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Cardiff City 0-2 Reading

Three wins out of three. You literally cannot ask for more in terms of results.

Reading's passing combinations are largely down the left hand side

Early on it was clear that Reading were looking to play through the full-backs again. They start high and are the first choice for Rafael or the centre backs. That works down the left side, where Richards is unbelievably good at wriggling between players and is backed up by Ejaria and Olise, but on the right things tend to be more difficult. Meite is more disconnected from the FB to begin with, and Araruna can't beat a player in the same way.

Cardiff shut off passes into midfield, instead Morrison goes long to Meite - a tactic employed a fair amount over the afternoon. Meite's natural game is to try runs in behind the LB.

As a whole Reading did struggle to play out from the back, as against Barnsley. Six goals so far this season - four from set-pieces, one from a long ball over the defensive line, and one catching the opposition in midfield. So far the fabled Paunoball hasn't yet materialised. Yes, Joao's pulled off a flick for the first goal of the year, and there was a bit of nice interplay on the most recent, but they've hardly scored after a flowing back-to-front move.

But to counter that issue, Reading were happy to go longer. 20% of the centre back's passes were classed as 'long balls' by WhoScored, the highest so far this season. Meite was an important part of that strategy, being a second body able to hold the ball up, and more inclined to make runs down the wing, or in behind when Joao dropped deeper. One such run was found by a nice ball over the top by Liam Moore, and Meite managed to direct a header on target before getting a whack.

This appears to be Reading's default FK routine. One player fakes, and at the same time one of the DMs makes a run to attempt to push back the defensive line. Then the CBs make runs near/far post. Joao in the middle is just occupying the Cardiff man who eventually attempts to head clear just enough that he's late to the ball.

Reading's open play woes can be half explained with one statistic - Reading are the most fouled team in the league. That's the benefit of having silky, skilful players. Joao, Olise, Ejaria and Richards have all been fouled on average 2+ times per 90. And the latter two are in the top 10 for players fouled over the opening three games (unsurprisingly all but Olise are in the top 11 in terms of dribbles too). That means fewer chances from open play, but more chances from dead-ball situations.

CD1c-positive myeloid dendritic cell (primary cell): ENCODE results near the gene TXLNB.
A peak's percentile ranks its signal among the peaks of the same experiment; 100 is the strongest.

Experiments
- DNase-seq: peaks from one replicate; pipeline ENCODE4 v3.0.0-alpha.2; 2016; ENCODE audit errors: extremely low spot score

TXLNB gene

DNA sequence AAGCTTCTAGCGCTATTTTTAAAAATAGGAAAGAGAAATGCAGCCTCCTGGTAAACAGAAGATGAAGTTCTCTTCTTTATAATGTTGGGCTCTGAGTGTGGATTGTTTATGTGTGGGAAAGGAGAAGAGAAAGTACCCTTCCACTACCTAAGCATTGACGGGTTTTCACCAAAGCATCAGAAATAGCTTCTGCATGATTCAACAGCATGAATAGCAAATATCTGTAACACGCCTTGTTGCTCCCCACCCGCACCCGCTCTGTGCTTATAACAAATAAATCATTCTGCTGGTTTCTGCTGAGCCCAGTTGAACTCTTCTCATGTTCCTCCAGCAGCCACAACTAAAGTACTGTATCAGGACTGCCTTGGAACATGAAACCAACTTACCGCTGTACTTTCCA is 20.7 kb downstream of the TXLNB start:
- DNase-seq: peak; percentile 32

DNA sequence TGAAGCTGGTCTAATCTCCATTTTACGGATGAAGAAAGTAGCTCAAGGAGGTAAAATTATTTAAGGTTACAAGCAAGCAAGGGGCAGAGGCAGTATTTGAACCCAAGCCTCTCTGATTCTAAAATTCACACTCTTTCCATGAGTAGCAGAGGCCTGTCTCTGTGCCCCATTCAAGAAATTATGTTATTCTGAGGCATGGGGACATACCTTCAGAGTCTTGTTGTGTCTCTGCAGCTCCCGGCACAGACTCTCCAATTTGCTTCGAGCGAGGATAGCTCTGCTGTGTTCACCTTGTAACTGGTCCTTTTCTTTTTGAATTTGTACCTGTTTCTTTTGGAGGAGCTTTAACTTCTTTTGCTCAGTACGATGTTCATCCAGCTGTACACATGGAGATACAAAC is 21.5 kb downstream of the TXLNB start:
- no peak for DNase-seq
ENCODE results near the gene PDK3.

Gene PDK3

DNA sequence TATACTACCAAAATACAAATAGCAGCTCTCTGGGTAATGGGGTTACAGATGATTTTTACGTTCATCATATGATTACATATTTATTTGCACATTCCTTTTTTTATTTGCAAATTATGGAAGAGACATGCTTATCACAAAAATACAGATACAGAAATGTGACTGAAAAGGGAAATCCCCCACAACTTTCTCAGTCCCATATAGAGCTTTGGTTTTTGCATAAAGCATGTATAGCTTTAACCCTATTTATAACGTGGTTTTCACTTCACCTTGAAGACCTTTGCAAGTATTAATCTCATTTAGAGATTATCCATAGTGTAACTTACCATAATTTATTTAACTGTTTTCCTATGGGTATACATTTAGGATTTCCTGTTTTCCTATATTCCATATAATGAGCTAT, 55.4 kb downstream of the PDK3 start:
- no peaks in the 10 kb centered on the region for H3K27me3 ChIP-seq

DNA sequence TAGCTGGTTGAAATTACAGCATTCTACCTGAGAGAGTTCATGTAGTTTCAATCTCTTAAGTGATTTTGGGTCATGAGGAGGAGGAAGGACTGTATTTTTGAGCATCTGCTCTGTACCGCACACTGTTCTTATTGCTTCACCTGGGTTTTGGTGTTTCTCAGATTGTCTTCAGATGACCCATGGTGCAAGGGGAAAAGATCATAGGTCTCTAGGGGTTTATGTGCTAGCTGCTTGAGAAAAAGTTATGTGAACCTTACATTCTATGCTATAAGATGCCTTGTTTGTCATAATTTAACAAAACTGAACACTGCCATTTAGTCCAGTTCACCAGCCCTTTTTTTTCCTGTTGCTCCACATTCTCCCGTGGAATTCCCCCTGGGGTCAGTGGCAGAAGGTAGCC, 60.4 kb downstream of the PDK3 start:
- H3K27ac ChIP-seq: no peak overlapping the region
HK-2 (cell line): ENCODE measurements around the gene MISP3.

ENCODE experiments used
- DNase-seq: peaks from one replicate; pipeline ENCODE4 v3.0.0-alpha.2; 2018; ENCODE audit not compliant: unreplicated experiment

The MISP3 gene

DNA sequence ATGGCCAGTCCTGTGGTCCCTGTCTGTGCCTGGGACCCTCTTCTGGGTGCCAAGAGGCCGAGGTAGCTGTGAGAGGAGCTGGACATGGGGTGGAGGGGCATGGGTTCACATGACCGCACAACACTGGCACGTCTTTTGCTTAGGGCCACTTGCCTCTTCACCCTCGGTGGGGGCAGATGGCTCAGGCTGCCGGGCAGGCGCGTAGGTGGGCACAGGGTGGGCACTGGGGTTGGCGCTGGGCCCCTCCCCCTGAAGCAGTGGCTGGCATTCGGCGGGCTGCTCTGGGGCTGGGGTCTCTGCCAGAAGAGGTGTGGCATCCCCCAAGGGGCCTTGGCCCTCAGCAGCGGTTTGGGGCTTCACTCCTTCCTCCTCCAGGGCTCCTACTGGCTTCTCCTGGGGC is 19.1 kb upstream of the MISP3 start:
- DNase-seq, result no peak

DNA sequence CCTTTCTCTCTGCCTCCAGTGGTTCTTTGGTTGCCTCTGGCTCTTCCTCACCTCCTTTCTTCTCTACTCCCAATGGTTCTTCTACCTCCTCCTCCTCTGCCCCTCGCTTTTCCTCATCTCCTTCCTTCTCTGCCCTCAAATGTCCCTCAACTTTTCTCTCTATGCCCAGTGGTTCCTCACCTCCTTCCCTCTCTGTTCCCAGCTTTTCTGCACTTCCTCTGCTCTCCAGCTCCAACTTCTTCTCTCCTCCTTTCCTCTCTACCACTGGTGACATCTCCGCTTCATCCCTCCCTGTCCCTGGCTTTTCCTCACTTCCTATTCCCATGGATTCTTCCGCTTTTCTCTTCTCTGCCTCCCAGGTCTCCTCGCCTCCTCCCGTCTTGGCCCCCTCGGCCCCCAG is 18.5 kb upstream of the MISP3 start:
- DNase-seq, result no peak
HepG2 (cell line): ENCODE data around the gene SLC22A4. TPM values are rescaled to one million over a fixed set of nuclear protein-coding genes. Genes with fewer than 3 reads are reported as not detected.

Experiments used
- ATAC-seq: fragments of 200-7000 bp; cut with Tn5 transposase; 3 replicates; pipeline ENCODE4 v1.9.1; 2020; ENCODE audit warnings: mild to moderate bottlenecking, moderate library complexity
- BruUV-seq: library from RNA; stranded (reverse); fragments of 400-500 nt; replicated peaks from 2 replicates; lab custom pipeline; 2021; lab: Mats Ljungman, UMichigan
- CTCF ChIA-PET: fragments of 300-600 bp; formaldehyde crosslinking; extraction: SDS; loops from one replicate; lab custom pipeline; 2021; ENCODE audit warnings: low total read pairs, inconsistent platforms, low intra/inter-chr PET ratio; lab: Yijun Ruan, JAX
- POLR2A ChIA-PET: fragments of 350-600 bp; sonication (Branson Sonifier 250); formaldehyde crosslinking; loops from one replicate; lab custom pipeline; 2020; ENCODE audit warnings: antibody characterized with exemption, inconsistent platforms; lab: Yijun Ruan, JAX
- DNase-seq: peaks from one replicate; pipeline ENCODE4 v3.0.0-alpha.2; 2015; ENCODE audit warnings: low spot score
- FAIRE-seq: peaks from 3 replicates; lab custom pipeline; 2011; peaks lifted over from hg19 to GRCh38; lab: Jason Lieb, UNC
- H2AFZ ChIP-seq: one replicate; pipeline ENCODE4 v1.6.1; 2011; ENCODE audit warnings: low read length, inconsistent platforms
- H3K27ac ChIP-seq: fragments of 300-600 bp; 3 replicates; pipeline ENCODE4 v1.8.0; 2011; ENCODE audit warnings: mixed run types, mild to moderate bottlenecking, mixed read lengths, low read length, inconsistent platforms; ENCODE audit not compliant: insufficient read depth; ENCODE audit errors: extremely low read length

And Reading's set-pieces again proved crucial here. It's effectively the exact same routine discussed in the Derby match report that caused the breakthrough on Saturday. It was slightly wider, meaning Morrison's run was near post rather than penalty spot, Laurent made the initial run over Rinomhota, and in the absence of Swift, Olise was on taking duties. But other than that, the exact same. Richards faked to take (with his right foot) as Laurent's run looked to push the defensive line back. Morrison held his run and timed it for Olise's actual cross, and scored with a beautiful glance into the far corner. We saw them run the same thing, but with the CBs swapped in the first half.

Everything about this goal seemed to happen in slow motion. Cardiff didn't seem to be quick enough getting back, Ejaria was slow to play Laurent, but all's well that ends well.

Reading's next shot ended in a goal too. Stealing the ball in midfield meant that there was space to attack into, and Cardiff's right-back was caught upfield to give space for Laurent. Ejaria dawdled on the ball initially but found the new signing. He attacked the box and squared to Joao after drawing two men. The target man held off one before dragging the ball onto his left and finishing past Smithies. The value of a high press clearly demonstrated.